A strike would put the World Series in jeopardy for the second time in less than a decade and leave the sport with an uncertain future.
"The baseball owners and the baseball players must understand that if there is a work stoppage, a lot of fans are going to be furious," President Bush said. "And I'm one of them."
The players insisted they do not want to strike, but said a strike date was needed to give a boost to stalled negotiations.
There had been optimism earlier this week that negotiations were moving forward, but progress has been minimal on the key issue of a luxury tax that would be imposed on teams with the highest payrolls.
So a deadline was set that has baseball headed for its ninth work stoppage since 1972.
"The players are committed to reaching a fair and equitable agreement, one which takes into account their views and not just those of the owners," union chief Donald Fehr said. "Needless to say, we are prepared to meet and bargain with the owners' representative until an agreement is reached."
The union announced that the vote to strike, made via a conference call, was unanimous and that 57 players participated in the discussion.
"The purpose to set a strike date is to speed up negotiations," said Joe Girardi, player representative for the Chicago Cubs. "All unions used to have to set a strike date and you hope it gets you over the top to get negotiations.
"It's not to strike because all of us want to play the game and that's what we love to do. It's just to get a deal done."
Arizona Diamondbacks first baseman Mark Grace also tried to stress that a strike is not definite.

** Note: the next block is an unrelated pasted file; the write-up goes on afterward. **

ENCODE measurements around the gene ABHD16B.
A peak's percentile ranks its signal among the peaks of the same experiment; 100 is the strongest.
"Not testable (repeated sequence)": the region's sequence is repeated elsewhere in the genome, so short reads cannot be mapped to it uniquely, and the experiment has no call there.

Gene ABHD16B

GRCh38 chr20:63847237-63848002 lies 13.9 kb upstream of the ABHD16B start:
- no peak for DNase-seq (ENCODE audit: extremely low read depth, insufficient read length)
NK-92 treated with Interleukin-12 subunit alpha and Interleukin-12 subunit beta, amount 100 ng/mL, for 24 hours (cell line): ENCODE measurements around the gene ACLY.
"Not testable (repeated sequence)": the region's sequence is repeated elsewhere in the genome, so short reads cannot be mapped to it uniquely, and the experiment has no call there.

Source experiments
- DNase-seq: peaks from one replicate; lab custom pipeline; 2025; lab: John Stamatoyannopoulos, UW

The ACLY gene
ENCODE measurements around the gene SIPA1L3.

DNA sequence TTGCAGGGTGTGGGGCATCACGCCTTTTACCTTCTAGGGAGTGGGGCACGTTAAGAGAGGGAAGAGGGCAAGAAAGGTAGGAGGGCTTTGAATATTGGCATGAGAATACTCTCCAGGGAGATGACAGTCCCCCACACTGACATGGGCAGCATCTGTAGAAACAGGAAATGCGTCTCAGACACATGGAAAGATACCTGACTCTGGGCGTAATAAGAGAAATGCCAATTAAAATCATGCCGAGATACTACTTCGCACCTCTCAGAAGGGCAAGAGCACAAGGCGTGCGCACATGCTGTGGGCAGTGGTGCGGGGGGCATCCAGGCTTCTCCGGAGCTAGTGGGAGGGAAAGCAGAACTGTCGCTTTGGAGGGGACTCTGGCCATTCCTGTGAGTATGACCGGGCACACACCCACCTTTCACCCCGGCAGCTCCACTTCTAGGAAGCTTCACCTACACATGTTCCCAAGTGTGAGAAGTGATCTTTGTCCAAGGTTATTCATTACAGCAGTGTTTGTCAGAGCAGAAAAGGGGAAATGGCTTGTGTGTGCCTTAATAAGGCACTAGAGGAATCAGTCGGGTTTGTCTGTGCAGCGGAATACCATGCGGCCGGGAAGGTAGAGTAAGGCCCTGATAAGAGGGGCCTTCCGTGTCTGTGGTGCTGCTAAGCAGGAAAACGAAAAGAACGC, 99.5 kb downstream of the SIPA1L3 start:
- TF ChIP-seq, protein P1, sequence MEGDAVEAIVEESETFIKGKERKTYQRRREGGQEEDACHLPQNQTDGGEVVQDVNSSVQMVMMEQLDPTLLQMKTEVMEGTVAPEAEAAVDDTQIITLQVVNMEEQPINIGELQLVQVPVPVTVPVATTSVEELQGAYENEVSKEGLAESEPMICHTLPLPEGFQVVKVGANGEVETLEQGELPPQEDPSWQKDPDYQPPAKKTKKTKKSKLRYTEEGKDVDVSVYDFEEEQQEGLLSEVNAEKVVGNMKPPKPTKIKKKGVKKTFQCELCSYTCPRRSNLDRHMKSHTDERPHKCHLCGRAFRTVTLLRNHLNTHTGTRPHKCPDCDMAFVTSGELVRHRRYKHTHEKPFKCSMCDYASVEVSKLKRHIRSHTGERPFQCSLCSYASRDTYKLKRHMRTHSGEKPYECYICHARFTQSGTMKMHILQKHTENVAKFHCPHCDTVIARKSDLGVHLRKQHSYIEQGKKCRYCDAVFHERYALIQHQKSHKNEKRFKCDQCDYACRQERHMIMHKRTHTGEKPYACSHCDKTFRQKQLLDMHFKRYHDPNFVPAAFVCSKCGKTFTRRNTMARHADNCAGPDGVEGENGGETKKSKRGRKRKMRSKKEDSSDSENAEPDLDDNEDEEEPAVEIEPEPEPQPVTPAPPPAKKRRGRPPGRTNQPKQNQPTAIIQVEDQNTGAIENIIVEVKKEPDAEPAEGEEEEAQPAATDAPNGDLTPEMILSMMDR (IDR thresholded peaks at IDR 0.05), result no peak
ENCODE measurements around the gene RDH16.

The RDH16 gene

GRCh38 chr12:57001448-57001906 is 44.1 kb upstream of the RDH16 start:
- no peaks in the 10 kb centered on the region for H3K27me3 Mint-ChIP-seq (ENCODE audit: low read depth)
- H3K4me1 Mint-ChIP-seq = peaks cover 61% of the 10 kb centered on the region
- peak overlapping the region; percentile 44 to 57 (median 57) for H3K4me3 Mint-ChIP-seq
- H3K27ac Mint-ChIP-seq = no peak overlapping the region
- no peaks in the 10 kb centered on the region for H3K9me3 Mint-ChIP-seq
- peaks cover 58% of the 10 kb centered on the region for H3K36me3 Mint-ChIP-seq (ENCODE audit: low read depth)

"It's just a deadline, just like you have a deadline. All of us live on deadlines," he said. "It doesn't mean we will absolutely go on strike. I can't tell you a player that wants to go on strike. None of us do."
The two sides did not set a meeting for Friday, the first time in almost a month they had not had a session. Rob Manfred, baseball's vice president of labor relations, said that management is "ready and willing to meet at any time."
A walkout at the start of the Labor Day weekend would leave the remainder of the season in doubt and bring about the possibility the playoffs and World Series would have to be called off. Baseball was left without a champion in 1994 when the players struck late in the season.
"It's very important for these people to get together," Bush said in reacting to the news that a strike date had been set. "They can make every excuse in the book not to reach an accord. It is bad for them not to reach an accord."
Prior to becoming governor of Texas, Bush was part of the ownership group of the Texas Rangers.
Hope had grown in recent weeks that a settlement might be reached when the players made a proposal regarding testing for steroids. But the key issues involving revenue and how it is shared does not appear to be anywhere near a resolution.
Players and owners reportedly have reached agreement on minimum salaries and financing of a benefit plan.
The current owners' proposal would impose a 50 percent tax that part of a payroll that exceeds $98 million. A report in the New York Times Friday said owners had increased that amount to $102 million.
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